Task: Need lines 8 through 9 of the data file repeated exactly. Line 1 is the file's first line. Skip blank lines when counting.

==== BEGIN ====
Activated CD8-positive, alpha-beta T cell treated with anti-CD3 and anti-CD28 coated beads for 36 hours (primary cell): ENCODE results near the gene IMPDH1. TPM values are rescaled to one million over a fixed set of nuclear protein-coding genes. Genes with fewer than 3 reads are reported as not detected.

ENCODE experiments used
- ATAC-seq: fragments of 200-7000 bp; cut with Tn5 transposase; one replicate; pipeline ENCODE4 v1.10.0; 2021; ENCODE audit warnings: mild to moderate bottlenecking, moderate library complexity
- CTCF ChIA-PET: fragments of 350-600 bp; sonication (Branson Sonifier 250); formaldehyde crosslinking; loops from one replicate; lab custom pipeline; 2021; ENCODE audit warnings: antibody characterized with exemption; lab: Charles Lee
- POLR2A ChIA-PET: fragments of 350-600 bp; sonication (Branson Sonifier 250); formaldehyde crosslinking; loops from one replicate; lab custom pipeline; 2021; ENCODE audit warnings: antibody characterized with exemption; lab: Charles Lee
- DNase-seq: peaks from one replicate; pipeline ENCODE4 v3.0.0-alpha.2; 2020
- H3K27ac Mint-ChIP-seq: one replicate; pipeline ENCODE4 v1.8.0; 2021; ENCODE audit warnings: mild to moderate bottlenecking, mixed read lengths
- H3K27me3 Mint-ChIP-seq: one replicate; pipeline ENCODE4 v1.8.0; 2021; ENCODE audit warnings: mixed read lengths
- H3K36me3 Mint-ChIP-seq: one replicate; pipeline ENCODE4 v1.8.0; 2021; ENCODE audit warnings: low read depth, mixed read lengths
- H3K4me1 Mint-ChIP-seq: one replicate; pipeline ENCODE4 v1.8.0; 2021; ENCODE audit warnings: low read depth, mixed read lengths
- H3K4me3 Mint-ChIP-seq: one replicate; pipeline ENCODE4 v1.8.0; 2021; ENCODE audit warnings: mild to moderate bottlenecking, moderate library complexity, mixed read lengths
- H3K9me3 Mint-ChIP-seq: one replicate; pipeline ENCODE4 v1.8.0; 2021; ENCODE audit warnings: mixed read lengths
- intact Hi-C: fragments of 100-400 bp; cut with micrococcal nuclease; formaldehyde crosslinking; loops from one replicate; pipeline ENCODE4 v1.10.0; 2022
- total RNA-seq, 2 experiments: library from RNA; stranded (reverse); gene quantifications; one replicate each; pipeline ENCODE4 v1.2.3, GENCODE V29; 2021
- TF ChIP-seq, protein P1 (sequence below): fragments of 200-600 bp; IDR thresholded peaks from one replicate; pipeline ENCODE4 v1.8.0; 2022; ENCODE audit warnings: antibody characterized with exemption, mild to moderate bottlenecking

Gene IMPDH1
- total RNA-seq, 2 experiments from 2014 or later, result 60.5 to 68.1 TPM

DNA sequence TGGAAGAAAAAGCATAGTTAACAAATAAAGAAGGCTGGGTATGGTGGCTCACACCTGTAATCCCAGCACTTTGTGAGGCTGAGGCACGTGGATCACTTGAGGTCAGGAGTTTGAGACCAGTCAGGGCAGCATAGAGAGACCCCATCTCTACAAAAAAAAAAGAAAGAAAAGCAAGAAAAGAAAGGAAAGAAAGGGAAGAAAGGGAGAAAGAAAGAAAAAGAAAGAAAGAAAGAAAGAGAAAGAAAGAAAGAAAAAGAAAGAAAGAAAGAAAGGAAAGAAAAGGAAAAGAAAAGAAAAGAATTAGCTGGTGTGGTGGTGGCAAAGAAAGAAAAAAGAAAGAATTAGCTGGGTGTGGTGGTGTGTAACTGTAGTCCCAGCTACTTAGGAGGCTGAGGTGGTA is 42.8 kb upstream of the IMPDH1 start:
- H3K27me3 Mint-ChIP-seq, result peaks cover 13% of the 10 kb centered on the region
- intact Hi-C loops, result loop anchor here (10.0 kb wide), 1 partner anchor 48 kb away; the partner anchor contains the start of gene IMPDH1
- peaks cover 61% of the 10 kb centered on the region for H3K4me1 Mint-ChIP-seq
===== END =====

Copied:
- H3K27me3 Mint-ChIP-seq: one replicate; pipeline ENCODE4 v1.8.0; 2021; ENCODE audit warnings: mixed read lengths
- H3K36me3 Mint-ChIP-seq: one replicate; pipeline ENCODE4 v1.8.0; 2021; ENCODE audit warnings: low read depth, mixed read lengths